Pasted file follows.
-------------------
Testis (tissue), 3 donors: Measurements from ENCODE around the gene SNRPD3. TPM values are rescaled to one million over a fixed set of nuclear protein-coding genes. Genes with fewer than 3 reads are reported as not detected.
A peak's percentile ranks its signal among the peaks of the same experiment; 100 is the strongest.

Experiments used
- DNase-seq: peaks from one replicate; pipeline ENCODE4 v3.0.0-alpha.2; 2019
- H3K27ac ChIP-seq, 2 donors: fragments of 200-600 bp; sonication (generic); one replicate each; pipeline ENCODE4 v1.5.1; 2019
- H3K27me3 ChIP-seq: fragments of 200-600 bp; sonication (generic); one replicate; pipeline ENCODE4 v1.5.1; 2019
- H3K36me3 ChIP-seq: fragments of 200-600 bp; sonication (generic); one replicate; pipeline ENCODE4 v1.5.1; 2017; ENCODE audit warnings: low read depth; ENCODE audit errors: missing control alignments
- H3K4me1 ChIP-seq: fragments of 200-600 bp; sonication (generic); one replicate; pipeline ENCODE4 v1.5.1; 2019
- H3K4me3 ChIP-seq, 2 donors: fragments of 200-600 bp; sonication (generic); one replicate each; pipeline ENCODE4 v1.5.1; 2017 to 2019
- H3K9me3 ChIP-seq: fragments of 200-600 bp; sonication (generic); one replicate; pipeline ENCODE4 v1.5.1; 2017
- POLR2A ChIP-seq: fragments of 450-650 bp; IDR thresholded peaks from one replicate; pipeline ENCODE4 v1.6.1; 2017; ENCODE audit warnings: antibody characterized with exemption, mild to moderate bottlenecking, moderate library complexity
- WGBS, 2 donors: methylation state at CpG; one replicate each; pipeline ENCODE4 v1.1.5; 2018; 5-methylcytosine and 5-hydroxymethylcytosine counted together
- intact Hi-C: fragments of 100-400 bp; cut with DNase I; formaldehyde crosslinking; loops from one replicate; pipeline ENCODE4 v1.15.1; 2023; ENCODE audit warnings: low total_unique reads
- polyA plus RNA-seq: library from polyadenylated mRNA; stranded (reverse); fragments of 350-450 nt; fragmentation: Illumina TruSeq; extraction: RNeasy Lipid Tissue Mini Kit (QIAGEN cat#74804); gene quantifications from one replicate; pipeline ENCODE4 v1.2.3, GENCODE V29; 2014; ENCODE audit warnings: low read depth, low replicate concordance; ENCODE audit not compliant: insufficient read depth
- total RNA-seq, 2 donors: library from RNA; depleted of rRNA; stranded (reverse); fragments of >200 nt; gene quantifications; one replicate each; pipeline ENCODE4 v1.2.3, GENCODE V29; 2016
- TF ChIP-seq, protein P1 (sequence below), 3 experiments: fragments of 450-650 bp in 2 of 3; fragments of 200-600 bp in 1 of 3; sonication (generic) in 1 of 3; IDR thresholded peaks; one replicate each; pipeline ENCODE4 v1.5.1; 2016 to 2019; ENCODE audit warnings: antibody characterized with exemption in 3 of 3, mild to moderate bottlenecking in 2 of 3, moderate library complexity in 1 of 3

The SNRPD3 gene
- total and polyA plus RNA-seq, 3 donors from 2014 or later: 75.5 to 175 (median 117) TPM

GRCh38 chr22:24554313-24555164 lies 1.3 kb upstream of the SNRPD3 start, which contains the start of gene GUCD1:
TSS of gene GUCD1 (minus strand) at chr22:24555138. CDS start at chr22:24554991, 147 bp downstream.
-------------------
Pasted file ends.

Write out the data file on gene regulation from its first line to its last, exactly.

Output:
Testis (tissue), 3 donors: Measurements from ENCODE around the gene SNRPD3. TPM values are rescaled to one million over a fixed set of nuclear protein-coding genes. Genes with fewer than 3 reads are reported as not detected.
A peak's percentile ranks its signal among the peaks of the same experiment; 100 is the strongest.

Experiments used
- DNase-seq: peaks from one replicate; pipeline ENCODE4 v3.0.0-alpha.2; 2019
- H3K27ac ChIP-seq, 2 donors: fragments of 200-600 bp; sonication (generic); one replicate each; pipeline ENCODE4 v1.5.1; 2019
- H3K27me3 ChIP-seq: fragments of 200-600 bp; sonication (generic); one replicate; pipeline ENCODE4 v1.5.1; 2019
- H3K36me3 ChIP-seq: fragments of 200-600 bp; sonication (generic); one replicate; pipeline ENCODE4 v1.5.1; 2017; ENCODE audit warnings: low read depth; ENCODE audit errors: missing control alignments
- H3K4me1 ChIP-seq: fragments of 200-600 bp; sonication (generic); one replicate; pipeline ENCODE4 v1.5.1; 2019
- H3K4me3 ChIP-seq, 2 donors: fragments of 200-600 bp; sonication (generic); one replicate each; pipeline ENCODE4 v1.5.1; 2017 to 2019
- H3K9me3 ChIP-seq: fragments of 200-600 bp; sonication (generic); one replicate; pipeline ENCODE4 v1.5.1; 2017
- POLR2A ChIP-seq: fragments of 450-650 bp; IDR thresholded peaks from one replicate; pipeline ENCODE4 v1.6.1; 2017; ENCODE audit warnings: antibody characterized with exemption, mild to moderate bottlenecking, moderate library complexity
- WGBS, 2 donors: methylation state at CpG; one replicate each; pipeline ENCODE4 v1.1.5; 2018; 5-methylcytosine and 5-hydroxymethylcytosine counted together
- intact Hi-C: fragments of 100-400 bp; cut with DNase I; formaldehyde crosslinking; loops from one replicate; pipeline ENCODE4 v1.15.1; 2023; ENCODE audit warnings: low total_unique reads
- polyA plus RNA-seq: library from polyadenylated mRNA; stranded (reverse); fragments of 350-450 nt; fragmentation: Illumina TruSeq; extraction: RNeasy Lipid Tissue Mini Kit (QIAGEN cat#74804); gene quantifications from one replicate; pipeline ENCODE4 v1.2.3, GENCODE V29; 2014; ENCODE audit warnings: low read depth, low replicate concordance; ENCODE audit not compliant: insufficient read depth
- total RNA-seq, 2 donors: library from RNA; depleted of rRNA; stranded (reverse); fragments of >200 nt; gene quantifications; one replicate each; pipeline ENCODE4 v1.2.3, GENCODE V29; 2016
- TF ChIP-seq, protein P1 (sequence below), 3 experiments: fragments of 450-650 bp in 2 of 3; fragments of 200-600 bp in 1 of 3; sonication (generic) in 1 of 3; IDR thresholded peaks; one replicate each; pipeline ENCODE4 v1.5.1; 2016 to 2019; ENCODE audit warnings: antibody characterized with exemption in 3 of 3, mild to moderate bottlenecking in 2 of 3, moderate library complexity in 1 of 3

The SNRPD3 gene
- total and polyA plus RNA-seq, 3 donors from 2014 or later: 75.5 to 175 (median 117) TPM

GRCh38 chr22:24554313-24555164 lies 1.3 kb upstream of the SNRPD3 start, which contains the start of gene GUCD1:
TSS of gene GUCD1 (minus strand) at chr22:24555138. CDS start at chr22:24554991, 147 bp downstream.